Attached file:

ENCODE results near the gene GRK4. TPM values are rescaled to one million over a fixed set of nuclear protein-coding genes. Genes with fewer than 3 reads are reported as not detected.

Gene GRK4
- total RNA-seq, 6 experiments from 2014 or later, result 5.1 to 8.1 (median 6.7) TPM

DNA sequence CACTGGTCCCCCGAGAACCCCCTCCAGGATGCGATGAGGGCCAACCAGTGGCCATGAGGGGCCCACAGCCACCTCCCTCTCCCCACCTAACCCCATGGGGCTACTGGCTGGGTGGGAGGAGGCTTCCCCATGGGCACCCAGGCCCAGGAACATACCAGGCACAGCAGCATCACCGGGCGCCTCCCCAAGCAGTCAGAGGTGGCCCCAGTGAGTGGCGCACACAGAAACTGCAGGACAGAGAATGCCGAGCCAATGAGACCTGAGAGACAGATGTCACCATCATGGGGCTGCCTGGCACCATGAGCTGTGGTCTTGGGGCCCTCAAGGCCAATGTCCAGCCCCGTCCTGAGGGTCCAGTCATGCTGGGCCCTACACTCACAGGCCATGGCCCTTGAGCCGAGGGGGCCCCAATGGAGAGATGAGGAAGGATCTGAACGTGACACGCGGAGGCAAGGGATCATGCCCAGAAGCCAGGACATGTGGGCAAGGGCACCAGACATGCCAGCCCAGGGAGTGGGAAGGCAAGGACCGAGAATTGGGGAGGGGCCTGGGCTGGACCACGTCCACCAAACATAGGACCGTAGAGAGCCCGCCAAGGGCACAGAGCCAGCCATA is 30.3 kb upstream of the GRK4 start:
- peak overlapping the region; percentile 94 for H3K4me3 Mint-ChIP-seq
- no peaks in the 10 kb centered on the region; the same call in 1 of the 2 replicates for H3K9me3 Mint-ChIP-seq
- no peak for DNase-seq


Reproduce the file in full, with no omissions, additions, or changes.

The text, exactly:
ENCODE results near the gene GRK4. TPM values are rescaled to one million over a fixed set of nuclear protein-coding genes. Genes with fewer than 3 reads are reported as not detected.

Gene GRK4
- total RNA-seq, 6 experiments from 2014 or later, result 5.1 to 8.1 (median 6.7) TPM

DNA sequence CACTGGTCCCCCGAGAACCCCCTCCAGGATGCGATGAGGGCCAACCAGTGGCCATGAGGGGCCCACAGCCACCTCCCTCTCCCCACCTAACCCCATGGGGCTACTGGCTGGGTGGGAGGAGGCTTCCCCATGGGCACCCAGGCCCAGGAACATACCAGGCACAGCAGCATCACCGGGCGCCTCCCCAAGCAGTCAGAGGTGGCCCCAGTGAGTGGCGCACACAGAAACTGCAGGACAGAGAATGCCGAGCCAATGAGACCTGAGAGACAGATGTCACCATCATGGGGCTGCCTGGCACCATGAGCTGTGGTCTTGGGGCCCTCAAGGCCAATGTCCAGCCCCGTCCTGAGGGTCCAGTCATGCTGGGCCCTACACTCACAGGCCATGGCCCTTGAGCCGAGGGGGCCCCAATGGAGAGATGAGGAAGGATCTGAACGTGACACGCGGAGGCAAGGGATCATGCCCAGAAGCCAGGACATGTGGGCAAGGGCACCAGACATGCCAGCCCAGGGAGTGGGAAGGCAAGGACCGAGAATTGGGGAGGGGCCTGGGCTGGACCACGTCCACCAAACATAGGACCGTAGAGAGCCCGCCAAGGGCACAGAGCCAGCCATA is 30.3 kb upstream of the GRK4 start:
- peak overlapping the region; percentile 94 for H3K4me3 Mint-ChIP-seq
- no peaks in the 10 kb centered on the region; the same call in 1 of the 2 replicates for H3K9me3 Mint-ChIP-seq
- no peak for DNase-seq